These three meditation tips turned my once-frustrating meditation practice into something far more enjoyable and life-enhancing.
I used to think I sucked at meditation, and while that was untrue (I was just a beginner experiencing the things many beginners experience), it certainly made my attempts a lot less fun than they should have been.
Since I didn’t know anyone who meditated and had just read a few books on the subject when I first started trying in 2003, I assumed that I just wasn’t cut out for it. My brain kept wandering and wouldn’t stay centered on the moment. I often ended up feeling more agitated after a meditation attempt than before.
Why wouldn’t my mind stop wandering? How hard can it be to simply not think?
But reframing my goal, tweaking my meditation duration, and playing with frequency really turned my practice around and made it dramatically more enjoyable and effective.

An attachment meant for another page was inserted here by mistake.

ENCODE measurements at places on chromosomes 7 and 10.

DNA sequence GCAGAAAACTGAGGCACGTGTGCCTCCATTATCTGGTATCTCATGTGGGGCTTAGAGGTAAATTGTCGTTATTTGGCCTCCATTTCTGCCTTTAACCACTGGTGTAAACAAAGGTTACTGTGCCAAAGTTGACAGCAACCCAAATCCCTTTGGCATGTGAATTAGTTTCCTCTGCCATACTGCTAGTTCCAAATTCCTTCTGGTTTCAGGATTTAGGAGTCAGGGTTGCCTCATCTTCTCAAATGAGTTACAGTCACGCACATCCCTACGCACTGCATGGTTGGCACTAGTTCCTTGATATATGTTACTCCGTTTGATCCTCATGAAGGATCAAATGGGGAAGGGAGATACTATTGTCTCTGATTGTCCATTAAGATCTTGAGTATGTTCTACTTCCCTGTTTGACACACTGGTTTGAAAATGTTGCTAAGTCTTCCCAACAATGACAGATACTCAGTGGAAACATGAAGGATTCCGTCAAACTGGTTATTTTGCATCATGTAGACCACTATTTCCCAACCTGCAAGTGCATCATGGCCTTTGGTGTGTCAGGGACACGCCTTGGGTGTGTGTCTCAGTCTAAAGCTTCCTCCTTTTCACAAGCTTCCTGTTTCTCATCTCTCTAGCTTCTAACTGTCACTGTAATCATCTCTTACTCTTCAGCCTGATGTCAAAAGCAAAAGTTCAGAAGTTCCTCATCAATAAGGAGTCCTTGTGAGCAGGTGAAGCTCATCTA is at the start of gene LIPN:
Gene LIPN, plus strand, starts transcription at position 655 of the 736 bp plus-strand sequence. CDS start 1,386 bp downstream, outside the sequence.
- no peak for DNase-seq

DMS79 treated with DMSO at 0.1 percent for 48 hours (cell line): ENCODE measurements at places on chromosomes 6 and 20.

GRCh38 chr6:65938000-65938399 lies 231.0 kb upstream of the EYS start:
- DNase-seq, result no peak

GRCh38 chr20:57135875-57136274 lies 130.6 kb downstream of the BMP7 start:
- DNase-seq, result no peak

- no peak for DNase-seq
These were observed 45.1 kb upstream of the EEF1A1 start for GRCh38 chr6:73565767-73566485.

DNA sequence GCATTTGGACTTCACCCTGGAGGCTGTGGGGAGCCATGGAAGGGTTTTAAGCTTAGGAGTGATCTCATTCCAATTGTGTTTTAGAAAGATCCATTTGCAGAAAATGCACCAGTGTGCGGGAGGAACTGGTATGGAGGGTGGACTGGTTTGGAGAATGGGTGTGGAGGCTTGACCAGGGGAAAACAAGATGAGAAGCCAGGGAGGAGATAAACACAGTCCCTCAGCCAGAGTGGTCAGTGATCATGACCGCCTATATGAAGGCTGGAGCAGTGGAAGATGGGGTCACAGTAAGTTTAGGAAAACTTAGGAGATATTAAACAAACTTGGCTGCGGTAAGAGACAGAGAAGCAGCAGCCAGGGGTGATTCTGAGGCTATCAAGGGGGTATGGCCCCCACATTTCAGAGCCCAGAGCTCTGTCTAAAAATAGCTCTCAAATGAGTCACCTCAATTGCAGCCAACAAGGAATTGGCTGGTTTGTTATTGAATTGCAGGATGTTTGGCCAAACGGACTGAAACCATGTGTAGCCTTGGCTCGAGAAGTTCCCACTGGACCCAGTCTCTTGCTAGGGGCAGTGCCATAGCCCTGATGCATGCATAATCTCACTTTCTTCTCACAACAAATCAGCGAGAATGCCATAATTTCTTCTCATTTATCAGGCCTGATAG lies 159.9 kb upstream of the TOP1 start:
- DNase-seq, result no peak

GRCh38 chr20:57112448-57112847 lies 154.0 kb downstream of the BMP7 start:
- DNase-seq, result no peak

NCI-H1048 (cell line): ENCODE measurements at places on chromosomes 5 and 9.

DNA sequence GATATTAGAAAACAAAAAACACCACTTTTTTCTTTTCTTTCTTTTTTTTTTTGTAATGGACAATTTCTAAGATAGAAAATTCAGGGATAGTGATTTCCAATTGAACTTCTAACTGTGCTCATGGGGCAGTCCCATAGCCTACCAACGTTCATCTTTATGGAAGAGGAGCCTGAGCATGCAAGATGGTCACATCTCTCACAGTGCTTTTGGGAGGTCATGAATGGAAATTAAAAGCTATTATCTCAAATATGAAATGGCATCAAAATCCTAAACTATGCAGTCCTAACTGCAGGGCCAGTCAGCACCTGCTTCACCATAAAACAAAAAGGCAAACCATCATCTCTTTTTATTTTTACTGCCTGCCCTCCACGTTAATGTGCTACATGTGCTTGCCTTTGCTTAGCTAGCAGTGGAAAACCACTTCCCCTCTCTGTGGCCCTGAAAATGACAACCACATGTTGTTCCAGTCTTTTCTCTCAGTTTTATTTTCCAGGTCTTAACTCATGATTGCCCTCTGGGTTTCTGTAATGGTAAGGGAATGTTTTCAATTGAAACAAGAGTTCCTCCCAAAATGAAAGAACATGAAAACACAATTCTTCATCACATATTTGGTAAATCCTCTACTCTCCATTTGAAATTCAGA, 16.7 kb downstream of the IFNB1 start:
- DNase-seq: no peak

Meditation Tip One: The Reframing Piece
What’s the point of meditation? It’s not an academic discussion, since it has a huge impact on your ability to perceive success, and therefore find satisfaction in what you’re doing.
But for me, those are just awesome side benefits. I decided that the point of meditation was to strengthen my brain’s ability to concentrate and remain present in the moment and with what I was doing, which made a huge difference.
Why? Because it turned my failures into successes.
If you go to the gym to get stronger, seeing a weight on the floor that you haven’t yet lifted shouldn’t make you feel like a failure because it’s just an opportunity to get stronger. If you want to get stronger, you walk over and pick up the weight a few times. This is called doing repetitions, or reps.
If your goal is to improve your ability to concentrate and stay present in the moment, you also need to do reps, but with your mind.